Camelina oil and its unusual cholesterol content
- 428 Downloads
The oil in Camelina sativa L. Crantz has a combined linolenic and linoleic acid content that is greater than 50% and a relatively low saturated FA content (∼10%). Although the FA composition has been reported, no information is available on the sterol composition of camelina oil. The derivatized plant sterols were separated and quantified with capillary GC and their identity confirmed with GC-MS. The refined camelina oil sample contained approximately 0.54 wt% unsaponifiables, and over 80% of the unsaponifiables were desmethylsterols. Perhaps the most unusual characteristic of camelina oil is its relatively high content of cholesterol, particularly for a vegetable oil, since it contains several times the cholesterol found in other “high-cholesterol” vegetable oils. Camelina oil also contains relatively large amounts of another unusual sterol, brassicasterol. The major sterols identified in the camelina oil included cholesterol (188 ppm), brassicasterol (133 ppm), campesterol (893 ppm), stigmasterol (103 ppm), sitosterol (1,884 ppm), and Δ5-avenasterol (393 ppm).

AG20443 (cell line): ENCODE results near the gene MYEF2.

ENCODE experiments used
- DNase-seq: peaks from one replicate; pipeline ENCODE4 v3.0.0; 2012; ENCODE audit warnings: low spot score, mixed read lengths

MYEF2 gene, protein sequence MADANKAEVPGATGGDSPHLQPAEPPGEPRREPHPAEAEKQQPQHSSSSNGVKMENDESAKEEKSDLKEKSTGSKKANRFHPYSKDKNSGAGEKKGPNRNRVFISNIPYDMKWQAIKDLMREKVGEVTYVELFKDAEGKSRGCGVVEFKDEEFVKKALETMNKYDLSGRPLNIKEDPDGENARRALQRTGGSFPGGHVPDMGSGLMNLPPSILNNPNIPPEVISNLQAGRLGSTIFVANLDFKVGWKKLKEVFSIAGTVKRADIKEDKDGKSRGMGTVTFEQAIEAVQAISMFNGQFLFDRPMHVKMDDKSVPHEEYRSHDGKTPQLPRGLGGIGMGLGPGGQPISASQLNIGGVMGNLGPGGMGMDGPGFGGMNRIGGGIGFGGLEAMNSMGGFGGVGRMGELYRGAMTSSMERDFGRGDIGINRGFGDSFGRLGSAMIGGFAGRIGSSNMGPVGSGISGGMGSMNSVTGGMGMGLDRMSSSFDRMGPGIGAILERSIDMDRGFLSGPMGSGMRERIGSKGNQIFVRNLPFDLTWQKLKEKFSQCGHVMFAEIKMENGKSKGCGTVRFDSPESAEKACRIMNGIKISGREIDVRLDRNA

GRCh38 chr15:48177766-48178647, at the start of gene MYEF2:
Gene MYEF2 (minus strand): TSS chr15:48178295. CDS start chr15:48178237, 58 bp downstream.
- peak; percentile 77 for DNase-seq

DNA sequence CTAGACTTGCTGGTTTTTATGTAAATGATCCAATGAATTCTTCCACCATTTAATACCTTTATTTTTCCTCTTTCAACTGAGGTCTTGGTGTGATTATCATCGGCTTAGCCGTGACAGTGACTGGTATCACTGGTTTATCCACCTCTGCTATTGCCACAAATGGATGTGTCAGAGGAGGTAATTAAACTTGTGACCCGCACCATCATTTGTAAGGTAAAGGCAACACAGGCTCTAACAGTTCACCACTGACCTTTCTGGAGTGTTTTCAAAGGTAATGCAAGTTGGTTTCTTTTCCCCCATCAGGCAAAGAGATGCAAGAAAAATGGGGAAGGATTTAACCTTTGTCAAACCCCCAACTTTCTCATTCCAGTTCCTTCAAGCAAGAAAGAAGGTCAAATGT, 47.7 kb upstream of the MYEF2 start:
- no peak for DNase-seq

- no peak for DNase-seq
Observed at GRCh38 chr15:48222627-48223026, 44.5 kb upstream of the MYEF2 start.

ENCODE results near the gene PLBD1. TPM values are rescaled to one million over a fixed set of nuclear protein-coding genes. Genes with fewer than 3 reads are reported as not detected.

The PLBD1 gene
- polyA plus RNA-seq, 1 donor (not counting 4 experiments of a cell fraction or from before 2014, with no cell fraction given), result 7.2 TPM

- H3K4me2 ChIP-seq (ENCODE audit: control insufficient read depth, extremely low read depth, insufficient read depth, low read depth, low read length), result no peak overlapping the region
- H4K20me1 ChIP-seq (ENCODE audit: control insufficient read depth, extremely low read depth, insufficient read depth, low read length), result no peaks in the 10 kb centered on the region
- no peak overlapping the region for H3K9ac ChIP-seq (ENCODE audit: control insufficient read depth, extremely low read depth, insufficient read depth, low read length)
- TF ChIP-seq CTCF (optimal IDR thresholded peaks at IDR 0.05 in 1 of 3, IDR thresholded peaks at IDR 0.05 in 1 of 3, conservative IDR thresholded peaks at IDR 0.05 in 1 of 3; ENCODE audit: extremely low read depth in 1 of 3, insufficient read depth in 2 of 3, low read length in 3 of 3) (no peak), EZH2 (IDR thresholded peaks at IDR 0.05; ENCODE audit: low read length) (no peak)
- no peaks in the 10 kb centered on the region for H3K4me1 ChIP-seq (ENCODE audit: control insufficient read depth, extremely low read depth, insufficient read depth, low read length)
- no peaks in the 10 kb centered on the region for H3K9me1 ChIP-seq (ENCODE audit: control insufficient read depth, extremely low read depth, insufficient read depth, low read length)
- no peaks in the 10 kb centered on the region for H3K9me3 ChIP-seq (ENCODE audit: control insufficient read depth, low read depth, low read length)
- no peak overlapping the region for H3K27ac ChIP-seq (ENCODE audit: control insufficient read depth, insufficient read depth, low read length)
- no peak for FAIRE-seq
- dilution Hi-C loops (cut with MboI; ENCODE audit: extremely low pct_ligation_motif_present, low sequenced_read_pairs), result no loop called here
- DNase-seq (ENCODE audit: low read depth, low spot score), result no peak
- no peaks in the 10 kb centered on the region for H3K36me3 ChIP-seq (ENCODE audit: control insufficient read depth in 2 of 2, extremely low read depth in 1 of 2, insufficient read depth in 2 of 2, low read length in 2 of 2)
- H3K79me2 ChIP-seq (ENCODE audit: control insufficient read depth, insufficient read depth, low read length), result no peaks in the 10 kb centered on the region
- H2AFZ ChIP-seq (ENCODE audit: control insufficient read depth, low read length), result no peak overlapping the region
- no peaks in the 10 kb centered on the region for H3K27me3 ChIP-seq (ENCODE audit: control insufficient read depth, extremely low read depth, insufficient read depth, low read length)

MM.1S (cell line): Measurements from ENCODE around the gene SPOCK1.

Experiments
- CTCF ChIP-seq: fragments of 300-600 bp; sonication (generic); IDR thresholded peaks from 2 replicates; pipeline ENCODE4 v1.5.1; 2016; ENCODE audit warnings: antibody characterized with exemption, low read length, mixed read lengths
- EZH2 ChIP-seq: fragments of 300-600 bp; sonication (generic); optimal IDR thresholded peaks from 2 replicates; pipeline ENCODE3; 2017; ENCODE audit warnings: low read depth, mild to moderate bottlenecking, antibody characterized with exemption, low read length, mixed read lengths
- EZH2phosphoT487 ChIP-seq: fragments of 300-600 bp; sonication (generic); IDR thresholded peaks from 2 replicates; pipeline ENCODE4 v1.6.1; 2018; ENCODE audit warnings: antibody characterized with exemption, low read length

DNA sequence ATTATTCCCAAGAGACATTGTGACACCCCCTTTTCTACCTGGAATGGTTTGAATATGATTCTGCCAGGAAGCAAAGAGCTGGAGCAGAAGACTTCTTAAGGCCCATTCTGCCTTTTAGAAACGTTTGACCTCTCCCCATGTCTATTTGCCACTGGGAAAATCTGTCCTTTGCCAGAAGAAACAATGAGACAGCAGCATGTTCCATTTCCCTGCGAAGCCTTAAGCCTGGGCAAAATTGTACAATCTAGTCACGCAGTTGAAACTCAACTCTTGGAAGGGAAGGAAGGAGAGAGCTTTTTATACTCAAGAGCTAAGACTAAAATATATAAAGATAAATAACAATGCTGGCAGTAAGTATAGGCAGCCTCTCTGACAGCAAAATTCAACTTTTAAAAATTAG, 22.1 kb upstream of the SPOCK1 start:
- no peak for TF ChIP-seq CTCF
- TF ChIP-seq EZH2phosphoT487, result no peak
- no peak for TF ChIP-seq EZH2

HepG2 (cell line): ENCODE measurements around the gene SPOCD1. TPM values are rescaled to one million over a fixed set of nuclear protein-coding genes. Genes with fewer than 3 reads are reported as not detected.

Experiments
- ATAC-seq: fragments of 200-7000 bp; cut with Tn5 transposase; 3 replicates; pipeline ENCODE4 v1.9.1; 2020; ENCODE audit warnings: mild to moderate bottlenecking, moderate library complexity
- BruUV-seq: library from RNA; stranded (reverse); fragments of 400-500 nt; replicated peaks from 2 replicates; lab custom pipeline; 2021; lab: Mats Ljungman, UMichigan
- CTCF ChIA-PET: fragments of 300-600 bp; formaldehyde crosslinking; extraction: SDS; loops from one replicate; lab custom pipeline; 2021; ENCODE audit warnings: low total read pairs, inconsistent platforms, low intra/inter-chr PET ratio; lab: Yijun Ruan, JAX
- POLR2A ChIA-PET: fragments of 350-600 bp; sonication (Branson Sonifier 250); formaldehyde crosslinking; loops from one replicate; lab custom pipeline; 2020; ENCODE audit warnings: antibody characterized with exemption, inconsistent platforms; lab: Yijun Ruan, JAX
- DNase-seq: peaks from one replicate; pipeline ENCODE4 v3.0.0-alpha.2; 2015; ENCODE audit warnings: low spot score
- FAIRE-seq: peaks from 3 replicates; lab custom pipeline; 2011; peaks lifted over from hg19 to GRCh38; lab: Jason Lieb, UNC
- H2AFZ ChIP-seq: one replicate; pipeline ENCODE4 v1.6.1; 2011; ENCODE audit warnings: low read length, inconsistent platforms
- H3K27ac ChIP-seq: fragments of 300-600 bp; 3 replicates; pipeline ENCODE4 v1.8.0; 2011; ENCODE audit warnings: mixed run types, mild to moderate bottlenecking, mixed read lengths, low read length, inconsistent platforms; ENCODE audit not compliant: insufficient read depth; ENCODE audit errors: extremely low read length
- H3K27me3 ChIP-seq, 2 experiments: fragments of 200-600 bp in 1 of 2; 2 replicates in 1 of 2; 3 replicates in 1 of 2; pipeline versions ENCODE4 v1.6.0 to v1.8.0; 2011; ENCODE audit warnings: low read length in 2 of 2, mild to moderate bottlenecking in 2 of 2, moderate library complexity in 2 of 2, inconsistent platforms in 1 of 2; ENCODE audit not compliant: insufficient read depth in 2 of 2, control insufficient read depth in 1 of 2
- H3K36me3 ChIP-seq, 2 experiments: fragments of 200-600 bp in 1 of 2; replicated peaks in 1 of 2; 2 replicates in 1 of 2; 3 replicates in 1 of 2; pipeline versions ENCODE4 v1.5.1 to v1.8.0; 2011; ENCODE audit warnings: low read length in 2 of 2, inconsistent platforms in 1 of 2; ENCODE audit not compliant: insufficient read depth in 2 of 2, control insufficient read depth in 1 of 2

Key WordsBrassicasterol camelina oil cholesterol desmethylsterols α-linolenic acid sterols unsaponifiables unsaturated fatty acids
Unable to display preview. Download preview PDF.
- 1.Knorzer, K.H., Evolution and Spreading of Gold of Pleasure (Camelina sativa s.l.), Ber. Dtsch. Bot. Gesellschaft. 91: 187–195 (1978).Google Scholar
- 2.Putnam, D.H., J.T. Budin, L.A. Field, and W.M. Breene, Camelina: A Promising Low-Input Oilseed, in New Crops, edited by J. Janick and J. Simon, John Wiley & Sons. New York, 1993, pp. 314–322.Google Scholar
- 3.Budin, J.T., W.M. Breen, and D.H. Putnam, Some Compositional Properties of Camelina (Camelina sativa L. Crantz) Seeds and Oils, J. Am. Oil Chem. Soc. 72:309–315 (1995).Google Scholar
- 6.Itoh, T., T. Tamura, and T. Matsumoto, Sterol Composition of 19 Vegetable Oils, J. Am. Oil Chem. Soc. 50:122–125 (1973).Google Scholar
- 7.Itoh, T., T. Tamura, and T. Matsumoto, Methylsterol Composition of 19 Vegetable Oils, —Ibid. 50:300–303 (1973).Google Scholar
- 10.Gunstone, F.D., J.L. Harwood, and F.B. Padley, Occurrence and Characteristics of Oils and Fats, in The Lipid Handbook, edited by F.D. Gunstone, J.L. Harwood, and F.B. Padley, Chapman & Hall, New York, 1986, pp. 104–105.Google Scholar
- 11.IUPAC, Standard Methods for the Analysis of Oils, Fats and Derivatives, Blackwell Scientific Publications, Pergamon Press, Oxford, 1979, IUPAC methods 2.301. and 2.303.Google Scholar
- 13.Leonard, E.C., Camelina Oil: α-Linolenic Source, inform 9:830–838 (1998).Google Scholar
- 14.Gunstone, F.D., Fatty Acid and Lipid Chemistry, Chapman & Hall, New York, 1996, pp. 7, 69.Google Scholar
- 16.Vlahakis, C., and J. Hazebroek, Phytosterol Accumulation in Canola, Sunflower, and Soybean Oils: Effects of Genetics, Planting Location, and Temperature, J. Am. Oil Chem. Soc. 77:49–53 (2000).Google Scholar